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PostPosted: Mon Jun 30, 2003 1:09 pm 
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Joined: Sat Jun 14, 2003 11:35 am
Posts: 3
Location: Panama City, Fla. USA
The FX-1, a boat for “all the right reasons!”

As I neared 60 myself, my aging 18 was falling further and further behind the new technology found in the Hobie Miracle and Tiger. I found myself wanting the option of single-handing, was looking for a lighter & smaller cat, and wanted the higher performance capability of new sail & hull designs. On a cold day in January 2003, SUNJAMMERS’s Brad Stephens, my local Hobie dealer here in Panama City, Florida, shared with me the specs and pictures of the “new” FX-1, and I ordered sight unseen!
The FX-1 arrived in record time sporting immaculate racing hardware. It shares many of the characteristics of its big brothers, the Miracle and Tiger, but weighs only 275 lbs! When fully rigged in a stout breeze, this is not a boat for “kicking back with a beer.” But if you want a quick and responsive cat that adapts its sailing personality to a combination of sail plans, then read further. Originally designed with the single main, taking my 9 yr. old niece Catherine and her friend Kim into the Gulf of Mexico to play with the dolphins was smooth sailing, without the “macho.” Catherine’s response, “This is the most fun I’ve ever had in my whole life” made this uncle’s day. Unfurl the optional jib kit and 2nd trapeze and you’re on the wire in relatively light air. But the new spinnaker I sailed with last weekend for the 1st time adds a dimension of performance that should allow the FX-1 to keep up with its larger brothers.
This lighter, shorter, and faster boat needs a little getting used to. The heavier sailing platform feel of the larger Hobies is gone. For the 1st time I have to be careful on a jibe in heavy air, but it’s the kind of challenge one doesn’t mind getting used to! The FX –1’s potential to point high with the jib, and higher still without it, is tempered only by how deeply one wishes to push down those long daggerboards. In heavy air and on the wire, a board part way up allows the boat to “skip” laterally in a puff and drive forward instead of raising a hull. But now I’m getting into sailing style, and my “point on the learning curve” indicates the FX-1 is for the present doing the teaching.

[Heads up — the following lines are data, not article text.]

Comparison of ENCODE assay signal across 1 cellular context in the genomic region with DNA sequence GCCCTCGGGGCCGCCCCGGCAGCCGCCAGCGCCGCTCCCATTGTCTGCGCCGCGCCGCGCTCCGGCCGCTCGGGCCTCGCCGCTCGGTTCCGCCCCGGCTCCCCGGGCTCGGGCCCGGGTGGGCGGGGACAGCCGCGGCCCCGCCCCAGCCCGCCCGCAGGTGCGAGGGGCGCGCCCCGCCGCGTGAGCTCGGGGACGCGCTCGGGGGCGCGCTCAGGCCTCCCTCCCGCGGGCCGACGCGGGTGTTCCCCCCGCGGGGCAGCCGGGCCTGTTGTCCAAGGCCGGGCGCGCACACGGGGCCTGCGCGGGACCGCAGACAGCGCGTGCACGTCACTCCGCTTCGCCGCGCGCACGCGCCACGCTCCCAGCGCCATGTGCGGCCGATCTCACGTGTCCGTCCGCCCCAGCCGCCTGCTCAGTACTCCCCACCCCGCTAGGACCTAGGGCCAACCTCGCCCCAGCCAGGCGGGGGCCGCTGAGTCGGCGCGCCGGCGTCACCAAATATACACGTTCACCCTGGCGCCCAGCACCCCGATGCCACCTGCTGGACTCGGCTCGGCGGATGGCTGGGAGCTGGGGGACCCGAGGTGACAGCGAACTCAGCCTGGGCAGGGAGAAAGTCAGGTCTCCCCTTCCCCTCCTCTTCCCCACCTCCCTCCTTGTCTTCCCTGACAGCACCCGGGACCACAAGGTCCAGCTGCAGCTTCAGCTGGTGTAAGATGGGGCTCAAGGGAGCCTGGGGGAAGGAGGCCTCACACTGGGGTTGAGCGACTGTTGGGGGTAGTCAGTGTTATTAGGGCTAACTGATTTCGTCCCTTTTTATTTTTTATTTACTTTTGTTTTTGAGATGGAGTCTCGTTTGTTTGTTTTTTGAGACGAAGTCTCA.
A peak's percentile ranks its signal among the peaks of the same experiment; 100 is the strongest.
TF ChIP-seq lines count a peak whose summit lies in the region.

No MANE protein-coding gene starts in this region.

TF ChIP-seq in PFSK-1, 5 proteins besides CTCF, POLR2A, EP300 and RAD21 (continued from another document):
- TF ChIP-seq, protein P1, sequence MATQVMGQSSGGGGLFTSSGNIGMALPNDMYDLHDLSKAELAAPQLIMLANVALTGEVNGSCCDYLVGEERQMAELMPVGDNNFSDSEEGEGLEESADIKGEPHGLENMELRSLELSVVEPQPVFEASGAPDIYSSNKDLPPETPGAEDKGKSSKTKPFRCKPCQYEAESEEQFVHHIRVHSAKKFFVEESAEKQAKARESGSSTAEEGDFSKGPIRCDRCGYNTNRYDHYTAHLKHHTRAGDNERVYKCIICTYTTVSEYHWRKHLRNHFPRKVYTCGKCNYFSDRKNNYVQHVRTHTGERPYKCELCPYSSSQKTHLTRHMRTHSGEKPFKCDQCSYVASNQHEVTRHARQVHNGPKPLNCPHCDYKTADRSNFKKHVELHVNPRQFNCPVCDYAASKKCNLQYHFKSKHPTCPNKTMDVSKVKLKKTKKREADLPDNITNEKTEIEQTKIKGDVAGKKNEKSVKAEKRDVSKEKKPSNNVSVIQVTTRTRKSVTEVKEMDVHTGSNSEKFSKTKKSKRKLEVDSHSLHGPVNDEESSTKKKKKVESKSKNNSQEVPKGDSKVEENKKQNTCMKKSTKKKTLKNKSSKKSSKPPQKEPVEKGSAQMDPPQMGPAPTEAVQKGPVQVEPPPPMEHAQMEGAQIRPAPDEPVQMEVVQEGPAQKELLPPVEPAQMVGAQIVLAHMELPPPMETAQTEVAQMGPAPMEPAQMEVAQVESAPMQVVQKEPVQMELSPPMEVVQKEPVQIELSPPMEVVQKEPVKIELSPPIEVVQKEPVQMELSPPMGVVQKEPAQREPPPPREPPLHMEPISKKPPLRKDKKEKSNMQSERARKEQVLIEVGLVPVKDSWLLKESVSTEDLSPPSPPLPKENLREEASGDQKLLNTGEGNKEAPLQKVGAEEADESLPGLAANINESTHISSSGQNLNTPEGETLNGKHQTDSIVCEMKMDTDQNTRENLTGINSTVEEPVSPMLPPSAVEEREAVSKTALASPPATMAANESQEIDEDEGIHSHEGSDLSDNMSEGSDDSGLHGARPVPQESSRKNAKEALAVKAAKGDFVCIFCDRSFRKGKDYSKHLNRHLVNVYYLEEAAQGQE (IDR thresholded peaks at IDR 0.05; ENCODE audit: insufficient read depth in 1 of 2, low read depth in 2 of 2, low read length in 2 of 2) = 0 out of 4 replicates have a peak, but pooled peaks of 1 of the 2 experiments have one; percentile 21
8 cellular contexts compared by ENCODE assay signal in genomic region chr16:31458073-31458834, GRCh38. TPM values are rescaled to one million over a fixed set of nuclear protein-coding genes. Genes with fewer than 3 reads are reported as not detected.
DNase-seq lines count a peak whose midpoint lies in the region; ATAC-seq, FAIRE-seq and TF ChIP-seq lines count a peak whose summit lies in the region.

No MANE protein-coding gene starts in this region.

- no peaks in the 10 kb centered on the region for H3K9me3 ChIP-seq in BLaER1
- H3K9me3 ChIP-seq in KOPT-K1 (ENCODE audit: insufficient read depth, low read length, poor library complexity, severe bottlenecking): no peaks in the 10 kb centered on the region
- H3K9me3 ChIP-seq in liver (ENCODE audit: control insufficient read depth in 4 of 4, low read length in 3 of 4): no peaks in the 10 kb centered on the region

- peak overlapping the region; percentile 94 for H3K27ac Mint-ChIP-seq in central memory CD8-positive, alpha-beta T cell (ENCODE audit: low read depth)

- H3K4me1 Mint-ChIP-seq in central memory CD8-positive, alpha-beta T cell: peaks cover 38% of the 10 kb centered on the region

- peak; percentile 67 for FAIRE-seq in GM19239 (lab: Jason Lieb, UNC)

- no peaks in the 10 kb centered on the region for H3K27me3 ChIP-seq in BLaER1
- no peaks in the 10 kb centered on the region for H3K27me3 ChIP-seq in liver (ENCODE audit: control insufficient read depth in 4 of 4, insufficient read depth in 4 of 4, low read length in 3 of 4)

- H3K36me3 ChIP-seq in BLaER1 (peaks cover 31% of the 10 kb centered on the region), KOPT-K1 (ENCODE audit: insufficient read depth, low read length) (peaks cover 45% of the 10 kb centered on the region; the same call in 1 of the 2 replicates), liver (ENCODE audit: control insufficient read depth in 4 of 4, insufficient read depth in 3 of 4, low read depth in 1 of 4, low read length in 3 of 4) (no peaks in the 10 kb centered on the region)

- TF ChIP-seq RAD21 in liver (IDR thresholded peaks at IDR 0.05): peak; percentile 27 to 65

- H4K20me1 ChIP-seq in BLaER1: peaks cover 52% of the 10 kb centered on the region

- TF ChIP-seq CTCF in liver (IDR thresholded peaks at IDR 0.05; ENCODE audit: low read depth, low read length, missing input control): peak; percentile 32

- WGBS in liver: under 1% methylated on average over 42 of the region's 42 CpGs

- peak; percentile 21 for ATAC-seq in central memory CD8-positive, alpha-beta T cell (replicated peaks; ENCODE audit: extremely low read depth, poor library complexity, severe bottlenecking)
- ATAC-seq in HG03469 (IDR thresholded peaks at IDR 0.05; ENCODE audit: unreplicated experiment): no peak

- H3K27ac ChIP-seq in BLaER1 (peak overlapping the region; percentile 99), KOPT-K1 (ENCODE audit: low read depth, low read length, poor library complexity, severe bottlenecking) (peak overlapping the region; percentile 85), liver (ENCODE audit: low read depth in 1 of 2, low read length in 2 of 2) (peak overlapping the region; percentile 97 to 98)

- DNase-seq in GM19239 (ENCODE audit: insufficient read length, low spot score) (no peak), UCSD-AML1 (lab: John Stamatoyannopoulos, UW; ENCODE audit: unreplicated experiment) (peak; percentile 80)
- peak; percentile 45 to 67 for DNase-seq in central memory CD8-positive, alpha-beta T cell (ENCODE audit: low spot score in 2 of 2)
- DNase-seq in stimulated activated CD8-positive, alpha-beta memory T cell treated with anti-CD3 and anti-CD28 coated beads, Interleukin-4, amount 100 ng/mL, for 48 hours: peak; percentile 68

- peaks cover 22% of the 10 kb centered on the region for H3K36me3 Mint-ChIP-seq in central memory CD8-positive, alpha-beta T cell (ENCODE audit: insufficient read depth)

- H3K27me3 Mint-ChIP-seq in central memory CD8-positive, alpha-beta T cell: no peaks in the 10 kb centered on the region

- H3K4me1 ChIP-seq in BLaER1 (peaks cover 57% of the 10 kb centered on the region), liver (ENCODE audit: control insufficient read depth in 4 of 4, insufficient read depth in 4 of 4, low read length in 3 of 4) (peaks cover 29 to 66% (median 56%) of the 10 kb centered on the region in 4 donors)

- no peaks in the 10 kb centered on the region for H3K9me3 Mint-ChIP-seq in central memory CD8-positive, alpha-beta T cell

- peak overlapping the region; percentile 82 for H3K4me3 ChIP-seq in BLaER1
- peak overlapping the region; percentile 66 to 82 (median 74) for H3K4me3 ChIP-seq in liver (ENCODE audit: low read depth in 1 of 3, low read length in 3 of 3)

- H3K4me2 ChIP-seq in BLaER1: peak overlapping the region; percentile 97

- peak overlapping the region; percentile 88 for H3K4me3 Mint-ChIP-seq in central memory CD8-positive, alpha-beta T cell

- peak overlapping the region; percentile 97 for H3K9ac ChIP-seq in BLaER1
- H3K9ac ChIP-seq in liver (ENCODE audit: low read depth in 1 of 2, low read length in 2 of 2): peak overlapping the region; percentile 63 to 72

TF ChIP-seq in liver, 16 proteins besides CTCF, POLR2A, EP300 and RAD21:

If there are any draw backs to the FX-1 package, the hot stick provided will not clear the side shrouds and trapeze when retracted. So….shortened it immediately….or later if you like the challenge of getting hung up during a critical maneuver.
I have noticed several comments in the forum about the hulls of the higher performance cats being “fragile.” With more glass comes more weight…hello! Radically new production techniques and in-hull bracing have proven hull strength on the water, and that’s where I sail. But if you like to sail your boat over rocks, sand bars, oyster shells, and drag them around on the beach, the heavier built 14, 16, and 18 are better suited. The FX-1 package provides custom cradles (4) for your trailer and additional cradles (2) for your Cat Tracks.
Unlike its big brothers, the FX-1’s flat bottom design tends to plane on the tops of the water/waves, reducing drag, and giving an entirely new “feel” in a breeze. The radical bow design pierces waves without burying up on some points of sail, and they ride with the first three feet out of the water on other points of sail and wind conditions. Watching this variety of bow entry from the trapeeze can be mesmerizing! Weight placement seems as much a part of tuning this craft as the multitude of its hardware designed to power up or power down.